On September 14, 2006 at approximately 0052 hours, I, Ptlm. Todd M. Welch of the Newtown Township Police Department was on routine patrol in the area of W. Chester Pike and S. New-town Street Road. At that time my attention was drawn to a vehicle which appeared to be stationary in front of the Niemeyer's store which is located in the unit block of S. Newtown Street Road (Rt252). When I pulled along side of the vehicle I observed a male subject in the driver[']s seat, he appeared to be sleeping. I parked my patrol vehicle and approached the vehicle, a dark colored BMW bearing PA registration DGJ5728. I observed the vehicle's engine was running, the headlamps were illuminated and the driver was the sole occupant of the vehicle. At this time I was assisted by Officer David Felker of the Easttown Township Police Department. I approached the driver[']s side window and knocked several times. Since the knocks did not rouse the driver I opened the car door and shook the driver, later identified as [appellant]. [Appellant] came to, however he still seemed somewhat confused. I inquired if he was a diabetic and he said he was not. I asked him for identification and he exited the vehicle. When he stood up he was very unsteady on his feet and had difficulty walking. He seemed as if he was going to retrieve his license from the back seat or trunk, however he never did, so I asked him to have a seat back in the vehicle. He never did produce his license or offer an excuse as to why he did not. [Appellant] provided me with his name and date of birth. I went back to my patrol vehicle to verify the information was correct. At that time I learned [appellant's] PA license is currently recalled. According to the Penndot certified record [appellant's] license was recalled for general medical reasons. Official notice of the recall was mailed May 24, 2006 and his license was received by Penndot on June 20, 2006. I exited my patrol vehicle and reapproached [appellant]. I asked him to exit his vehicle and walk to the rear of his vehicle. When [appellant] exited his vehicle he stumbled forward and bumped into me. At that time I could smell an odor of an alcoholic beverage about his breath. I asked [appellant] if he knew his license was recalled and he acknowledged he was in fact aware of the status of his license. I asked [appellant] to perform a breath test and the result of that test was .306%[.] Next I asked [appellant] about his academic background, he advised me he graduated law school. I asked him to recite the alphabet and he stopped at the letter "P" and then said "etc, etc, etc[.]" He could not finish the alphabet after "P". [Appellant's] speech was slurred throughout the incident and even more so during the alphabet recital.

At that point I placed [appellant] under arrest for DUI. After he was placed in the patrol vehicle I went back to his vehicle and secured a brown bag that I had observed earlier in the incident. The brown bag was located on the floor behind the driver[']s seat, it contained a six pack of beer. The beer appeared to have been recently purchased as it was still cold. All of the beer in the six pack was still capped.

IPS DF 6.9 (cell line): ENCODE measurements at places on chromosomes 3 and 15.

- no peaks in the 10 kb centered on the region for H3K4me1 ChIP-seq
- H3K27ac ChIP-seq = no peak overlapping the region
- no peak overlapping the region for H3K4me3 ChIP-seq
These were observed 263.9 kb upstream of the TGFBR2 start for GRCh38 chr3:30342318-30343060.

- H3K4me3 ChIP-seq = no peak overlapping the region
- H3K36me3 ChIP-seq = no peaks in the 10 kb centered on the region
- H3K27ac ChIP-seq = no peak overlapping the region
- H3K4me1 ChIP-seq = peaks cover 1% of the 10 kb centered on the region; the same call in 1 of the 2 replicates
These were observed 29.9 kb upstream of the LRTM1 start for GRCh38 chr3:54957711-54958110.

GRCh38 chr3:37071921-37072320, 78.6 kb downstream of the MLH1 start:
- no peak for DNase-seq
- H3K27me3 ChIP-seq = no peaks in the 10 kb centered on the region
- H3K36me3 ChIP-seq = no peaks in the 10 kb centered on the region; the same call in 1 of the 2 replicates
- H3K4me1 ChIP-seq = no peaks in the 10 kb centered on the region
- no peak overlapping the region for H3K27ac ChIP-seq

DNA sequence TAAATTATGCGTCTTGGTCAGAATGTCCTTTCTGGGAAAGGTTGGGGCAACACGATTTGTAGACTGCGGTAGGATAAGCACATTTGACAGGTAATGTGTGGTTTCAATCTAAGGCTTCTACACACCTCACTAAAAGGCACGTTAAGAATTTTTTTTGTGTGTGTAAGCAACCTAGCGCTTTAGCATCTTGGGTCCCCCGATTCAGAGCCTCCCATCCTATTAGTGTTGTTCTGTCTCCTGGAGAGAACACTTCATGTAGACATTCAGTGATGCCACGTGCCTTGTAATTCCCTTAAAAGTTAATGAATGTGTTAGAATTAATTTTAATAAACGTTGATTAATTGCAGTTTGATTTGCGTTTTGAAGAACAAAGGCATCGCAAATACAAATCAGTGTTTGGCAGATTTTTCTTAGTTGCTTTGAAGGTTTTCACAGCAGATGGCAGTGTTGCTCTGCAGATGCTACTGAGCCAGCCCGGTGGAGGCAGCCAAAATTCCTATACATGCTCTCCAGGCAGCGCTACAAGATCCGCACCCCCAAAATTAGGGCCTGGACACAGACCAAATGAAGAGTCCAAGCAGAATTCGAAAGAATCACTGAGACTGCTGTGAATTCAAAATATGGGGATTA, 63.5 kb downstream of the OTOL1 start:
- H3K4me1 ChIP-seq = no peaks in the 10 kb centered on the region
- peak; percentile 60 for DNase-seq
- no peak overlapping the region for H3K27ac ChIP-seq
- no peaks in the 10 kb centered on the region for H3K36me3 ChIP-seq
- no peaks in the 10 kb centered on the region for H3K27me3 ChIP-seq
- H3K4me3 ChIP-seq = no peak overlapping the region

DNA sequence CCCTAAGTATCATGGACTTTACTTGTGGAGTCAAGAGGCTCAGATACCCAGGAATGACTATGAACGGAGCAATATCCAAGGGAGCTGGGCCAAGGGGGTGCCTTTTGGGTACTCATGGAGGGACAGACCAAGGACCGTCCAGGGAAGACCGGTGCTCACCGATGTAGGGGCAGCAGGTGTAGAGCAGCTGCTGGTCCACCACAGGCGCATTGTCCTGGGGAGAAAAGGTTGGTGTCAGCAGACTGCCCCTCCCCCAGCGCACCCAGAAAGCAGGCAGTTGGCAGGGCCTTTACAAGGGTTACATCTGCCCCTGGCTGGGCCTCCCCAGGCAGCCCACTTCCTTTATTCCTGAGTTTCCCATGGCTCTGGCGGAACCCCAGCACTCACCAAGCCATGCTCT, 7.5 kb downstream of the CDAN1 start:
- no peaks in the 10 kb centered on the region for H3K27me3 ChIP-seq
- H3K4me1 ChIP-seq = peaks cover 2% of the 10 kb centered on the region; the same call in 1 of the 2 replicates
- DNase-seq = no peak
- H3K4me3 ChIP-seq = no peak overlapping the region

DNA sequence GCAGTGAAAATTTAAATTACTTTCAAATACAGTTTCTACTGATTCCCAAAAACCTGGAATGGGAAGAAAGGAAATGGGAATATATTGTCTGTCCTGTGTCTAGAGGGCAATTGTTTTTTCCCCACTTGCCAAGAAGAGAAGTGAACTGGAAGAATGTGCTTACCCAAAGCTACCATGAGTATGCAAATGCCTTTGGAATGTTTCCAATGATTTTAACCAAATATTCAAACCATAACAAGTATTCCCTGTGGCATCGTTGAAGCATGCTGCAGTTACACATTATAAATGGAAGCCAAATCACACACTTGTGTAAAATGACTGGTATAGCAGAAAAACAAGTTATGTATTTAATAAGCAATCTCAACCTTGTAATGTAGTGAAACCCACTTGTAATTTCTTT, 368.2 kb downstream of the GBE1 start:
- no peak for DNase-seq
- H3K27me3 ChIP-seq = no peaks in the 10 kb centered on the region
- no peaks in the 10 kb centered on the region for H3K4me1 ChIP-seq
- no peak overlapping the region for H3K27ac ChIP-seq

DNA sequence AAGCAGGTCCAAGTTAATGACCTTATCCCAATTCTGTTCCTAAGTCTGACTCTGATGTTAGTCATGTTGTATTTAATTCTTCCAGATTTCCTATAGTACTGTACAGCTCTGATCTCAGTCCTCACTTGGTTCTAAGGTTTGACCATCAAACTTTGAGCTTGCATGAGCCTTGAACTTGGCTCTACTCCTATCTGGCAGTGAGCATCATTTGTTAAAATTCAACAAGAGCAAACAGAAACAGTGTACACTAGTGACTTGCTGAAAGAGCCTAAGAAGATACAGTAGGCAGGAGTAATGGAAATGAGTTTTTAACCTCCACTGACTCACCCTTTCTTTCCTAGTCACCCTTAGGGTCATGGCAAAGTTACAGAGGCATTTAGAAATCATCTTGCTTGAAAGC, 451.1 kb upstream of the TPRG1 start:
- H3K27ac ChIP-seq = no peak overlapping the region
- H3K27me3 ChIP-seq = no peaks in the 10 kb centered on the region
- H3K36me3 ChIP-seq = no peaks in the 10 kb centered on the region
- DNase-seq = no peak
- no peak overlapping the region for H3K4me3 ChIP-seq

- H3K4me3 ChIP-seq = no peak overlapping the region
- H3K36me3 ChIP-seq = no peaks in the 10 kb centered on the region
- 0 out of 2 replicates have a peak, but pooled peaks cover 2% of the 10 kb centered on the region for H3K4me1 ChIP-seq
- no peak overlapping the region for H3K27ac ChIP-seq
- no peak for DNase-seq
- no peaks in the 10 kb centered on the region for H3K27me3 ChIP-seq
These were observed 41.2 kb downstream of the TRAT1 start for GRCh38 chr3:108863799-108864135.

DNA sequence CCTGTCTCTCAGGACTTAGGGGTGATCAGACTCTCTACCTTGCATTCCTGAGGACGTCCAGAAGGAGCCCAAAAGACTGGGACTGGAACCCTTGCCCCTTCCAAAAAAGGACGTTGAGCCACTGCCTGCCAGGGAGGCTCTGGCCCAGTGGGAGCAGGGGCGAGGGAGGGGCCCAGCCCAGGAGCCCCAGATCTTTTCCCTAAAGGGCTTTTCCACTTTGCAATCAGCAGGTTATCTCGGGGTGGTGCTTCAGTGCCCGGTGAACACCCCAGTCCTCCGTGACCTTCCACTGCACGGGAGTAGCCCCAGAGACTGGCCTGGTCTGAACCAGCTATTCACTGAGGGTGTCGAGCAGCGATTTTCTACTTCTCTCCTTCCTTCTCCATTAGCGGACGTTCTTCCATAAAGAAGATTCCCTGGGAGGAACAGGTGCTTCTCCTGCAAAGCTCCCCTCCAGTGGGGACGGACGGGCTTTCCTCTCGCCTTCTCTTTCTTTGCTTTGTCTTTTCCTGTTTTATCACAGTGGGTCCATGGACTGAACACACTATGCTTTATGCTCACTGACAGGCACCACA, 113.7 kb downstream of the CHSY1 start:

I transported [appellant] to Riddle Hospital. I read [appellant] the Chemical Test Warning and he advised me he would submit to the test. In my presence RN Christina Wilson withdrew three vials of blood from [appellant's] left arm. She subsequently handed me the three vials of blood and I transported [appellant] back to the Newtown Police Station. [Appellant] was processed and transported to the Media Borough Police Department for overnight lodging. The blood evidence as well as the beer removed from [appellant's] vehicle was placed into evidence. The blood will be sent out to a certified lab for BAC testing purposes.

Affidavit of probable cause, 9/14/06 at 1-2. It was stipulated that chemical testing revealed a BAC of greater than .3%. (Notes of testimony, 6/5/08 at 12.)

A challenge to the sufficiency of the evidence is a question of law, subject to plenary review. When reviewing a sufficiency of the evidence claim, the appellate court must review all of the evidence and all reasonable inferences drawn therefrom in the light most favorable to the Commonwealth, as the verdict winner. Evidence will be deemed to support the verdict when it establishes each element of the crime charged and the commission thereof by the accused, beyond a reasonable doubt. The Commonwealth need not preclude every possibility of innocence or establish the defendant's guilt to a mathematical certainty. Finally, the trier of fact while passing upon the credibility of witnesses and the weight of the evidence produced, is free to believe all, part or none of the evidence.

Commonwealth v. Brotherson, 888 A.2d 901, 904 (Pa.Super. 2005), appeal denied, 587 Pa. 719, 899 A.2d 1121 (2006), quoting Commonwealth v. Williams, 871 A.2d 254, 259 (Pa.Super. 2005) (citations and quotation marks omitted).